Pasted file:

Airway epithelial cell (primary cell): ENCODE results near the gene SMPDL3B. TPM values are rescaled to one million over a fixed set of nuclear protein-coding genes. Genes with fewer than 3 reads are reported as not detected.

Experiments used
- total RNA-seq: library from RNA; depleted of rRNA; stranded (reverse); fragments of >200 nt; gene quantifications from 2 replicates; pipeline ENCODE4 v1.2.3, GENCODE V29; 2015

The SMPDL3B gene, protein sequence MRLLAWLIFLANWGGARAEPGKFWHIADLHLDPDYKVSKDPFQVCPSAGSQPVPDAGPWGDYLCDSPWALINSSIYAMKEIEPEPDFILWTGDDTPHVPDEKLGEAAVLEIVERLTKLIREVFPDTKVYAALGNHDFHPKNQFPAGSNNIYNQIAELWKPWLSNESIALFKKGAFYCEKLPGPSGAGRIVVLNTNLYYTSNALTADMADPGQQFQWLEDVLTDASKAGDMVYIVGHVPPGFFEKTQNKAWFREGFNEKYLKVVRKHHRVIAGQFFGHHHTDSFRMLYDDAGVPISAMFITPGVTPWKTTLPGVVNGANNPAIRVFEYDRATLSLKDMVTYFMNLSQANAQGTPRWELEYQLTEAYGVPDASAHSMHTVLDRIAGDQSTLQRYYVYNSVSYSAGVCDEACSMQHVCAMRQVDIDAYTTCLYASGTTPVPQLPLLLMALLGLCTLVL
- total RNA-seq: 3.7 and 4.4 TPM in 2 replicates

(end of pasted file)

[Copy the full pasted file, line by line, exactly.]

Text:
Airway epithelial cell (primary cell): ENCODE results near the gene SMPDL3B. TPM values are rescaled to one million over a fixed set of nuclear protein-coding genes. Genes with fewer than 3 reads are reported as not detected.

Experiments used
- total RNA-seq: library from RNA; depleted of rRNA; stranded (reverse); fragments of >200 nt; gene quantifications from 2 replicates; pipeline ENCODE4 v1.2.3, GENCODE V29; 2015

The SMPDL3B gene, protein sequence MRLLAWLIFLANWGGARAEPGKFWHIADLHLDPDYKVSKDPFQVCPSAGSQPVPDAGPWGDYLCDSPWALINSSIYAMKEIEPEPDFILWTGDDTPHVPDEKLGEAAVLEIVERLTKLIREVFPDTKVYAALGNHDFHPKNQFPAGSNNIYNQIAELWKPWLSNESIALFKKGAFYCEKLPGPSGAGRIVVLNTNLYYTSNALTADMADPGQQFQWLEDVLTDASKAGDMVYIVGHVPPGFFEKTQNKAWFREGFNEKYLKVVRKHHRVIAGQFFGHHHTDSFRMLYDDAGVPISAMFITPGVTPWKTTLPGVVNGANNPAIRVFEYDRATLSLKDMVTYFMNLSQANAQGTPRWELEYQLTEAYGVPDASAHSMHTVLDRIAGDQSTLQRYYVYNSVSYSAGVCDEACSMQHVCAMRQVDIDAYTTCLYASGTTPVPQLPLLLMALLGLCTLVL
- total RNA-seq: 3.7 and 4.4 TPM in 2 replicates